For the Cytochrome Oxidase I mitochondrial gene (COI) 49 sequences were used that included the eight recognized Thunnus species. Sequences of T. maccoyii (n = 5) (Genbank Accession number DQ107637–DQ107641), T. obesus (n = 5) (Genbank Accession number DQ107629–DQ107630, DQ107642–DQ107644), T. albacares (n = 5) (Genbank Accession number DQ107648–DQ107652), T. tonggol (n = 5) (Genbank Accession number DQ107632–DQ107636) and T. atlanticus (n = 4) (Genbank Accession number DQ107582–DQ107584, DQ107588) were obtained from the study by Ward et al. [12]. For T. alalunga, four sequences of the study by Ward et al. [12] (Genbank Accession number DQ107645–DQ107647, DQ107658) were complemented with two newly sequenced individuals (Tala1 and Tala2) (Genbank Accession number GQ414565, GQ414571). These same individuals were also included in the mtDNA CR data set. Similarly, five T. orientalis sequences from the study by Ward et al. [12] (Genbank Accession number DQ107590–DQ107592, DQ107631, DQ107581) were complemented with the sequences of COI of the same individuals that were also included in the mtDNA CR data set (Tori1 and Tori2) (Genbank Accession number GQ414564–GQ414570), plus the sequence obtained from the complete mitochondrial sequence of the study by Takashima et al. [38] (Tori3) (Genbank Accession number AB185022). Finally, the T. thynnus data set was comprised of four sequences from the study by Ward et al. [12] (Genbank Accession number DQ107585–DQ107587, DQ107589), two newly sequenced individuals that were identified as T. thynnus (Thty1 and Tthy2) (Genbank Accession number GQ414568, GQ414569) with the mtDNA CR, the sequences of two individuals with mtDNA similar to albacore, albacore-like T. thynnus (NBTAα1 and NBTAα2) (Genbank Accession number GQ414567, GQ414572), and two individuals with mtDNA similar to T. orientalis, Pacific-like T. thynnus (NBTAφ1 and NBTAφ2) (Genbank Accession number GQ414570, GQ414573) [15].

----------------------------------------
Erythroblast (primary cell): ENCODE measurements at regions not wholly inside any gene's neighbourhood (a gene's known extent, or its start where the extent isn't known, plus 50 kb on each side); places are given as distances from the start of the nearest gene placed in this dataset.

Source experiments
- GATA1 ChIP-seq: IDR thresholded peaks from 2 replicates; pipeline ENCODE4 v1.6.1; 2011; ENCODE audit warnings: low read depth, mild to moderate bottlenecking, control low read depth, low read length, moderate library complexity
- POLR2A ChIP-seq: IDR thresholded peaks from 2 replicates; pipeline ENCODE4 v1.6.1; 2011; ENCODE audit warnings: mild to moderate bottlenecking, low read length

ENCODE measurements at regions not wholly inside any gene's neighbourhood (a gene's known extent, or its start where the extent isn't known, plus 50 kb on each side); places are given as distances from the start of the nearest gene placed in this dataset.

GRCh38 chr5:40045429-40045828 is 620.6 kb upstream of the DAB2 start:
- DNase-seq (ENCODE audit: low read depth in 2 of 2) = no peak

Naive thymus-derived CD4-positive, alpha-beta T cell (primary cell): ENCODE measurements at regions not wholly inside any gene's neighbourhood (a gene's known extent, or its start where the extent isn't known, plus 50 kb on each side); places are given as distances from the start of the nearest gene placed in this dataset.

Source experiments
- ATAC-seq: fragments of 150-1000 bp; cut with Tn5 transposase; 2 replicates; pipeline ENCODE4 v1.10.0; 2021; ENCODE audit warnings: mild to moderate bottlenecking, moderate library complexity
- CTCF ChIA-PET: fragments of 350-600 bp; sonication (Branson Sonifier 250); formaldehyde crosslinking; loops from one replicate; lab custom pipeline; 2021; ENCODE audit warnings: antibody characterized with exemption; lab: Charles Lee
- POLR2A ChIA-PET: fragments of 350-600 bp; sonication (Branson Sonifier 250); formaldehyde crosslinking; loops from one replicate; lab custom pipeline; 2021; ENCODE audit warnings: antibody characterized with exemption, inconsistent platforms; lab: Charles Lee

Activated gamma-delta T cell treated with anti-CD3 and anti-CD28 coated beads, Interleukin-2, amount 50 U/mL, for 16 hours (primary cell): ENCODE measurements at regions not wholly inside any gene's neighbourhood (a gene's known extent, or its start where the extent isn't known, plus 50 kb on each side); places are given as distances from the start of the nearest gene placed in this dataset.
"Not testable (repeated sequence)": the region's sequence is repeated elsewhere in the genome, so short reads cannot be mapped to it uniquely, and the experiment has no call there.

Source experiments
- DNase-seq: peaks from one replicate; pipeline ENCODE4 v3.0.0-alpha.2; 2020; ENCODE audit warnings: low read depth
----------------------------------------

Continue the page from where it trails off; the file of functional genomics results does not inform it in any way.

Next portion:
The nuclear segment ITS1 data set was comprised of 60 sequences. The sequences of T. maccoyii (n = 4) (Genbank Accession number AB127399, AB212013–AB212015), T. obesus (n = 12) (Genbank Accession number AB127398, AB212016–AB212026), T. albacares (n = 13) (Genbank Accession number AB127395, AB212027–AB212038), T. tonggol (n = 2) (Genbank Accession number AB127396–AB212039) and T. atlanticus (n = 3) (Genbank Accession number AB127397, AB212040–AB212041) were obtained from the study by Chow et al. [11]. In addition, the nine T. alalunga sequences from the same study (Genbank Accession number AB127402, AB211999–AB212006) were complemented with two new sequences of the same two individuals used for the mtDNA markers (Tala1 and Tala2) (Genbank Accession number GQ414556, GQ414557). In addition, the two T. orientalis sequences from the same study (Genbank Accession number AB127400, AB212007) were also complemented with the sequences of the two T. orientalis individuals (Tori1 and Tori2) (Genbank Accession number GQ414558, GQ414559). Similarly, the T. thynnus data set consisted of five sequences of the study by Chow et al. [11] (Genbank Accession number AB127401, AB212009–AB212012) in addition to two new sequences with the “real” T. thynnus mtDNA phylogenetic signal already included in both mtDNA markers (Tthy1 and Tthy2) (Genbank Accession number GQ414554, GQ414561), and the sequences of two individuals with the alalunga-like mtDNA phylogenetic signal (NBTAα1 and NBTAα2) (Genbank Accession number GQ414560, GQ414555) and two individuals with the Pacific-like mtDNA (NBTAφ1 and NBTAφ2) (Genbank Accession number GQ414562, GQ414563).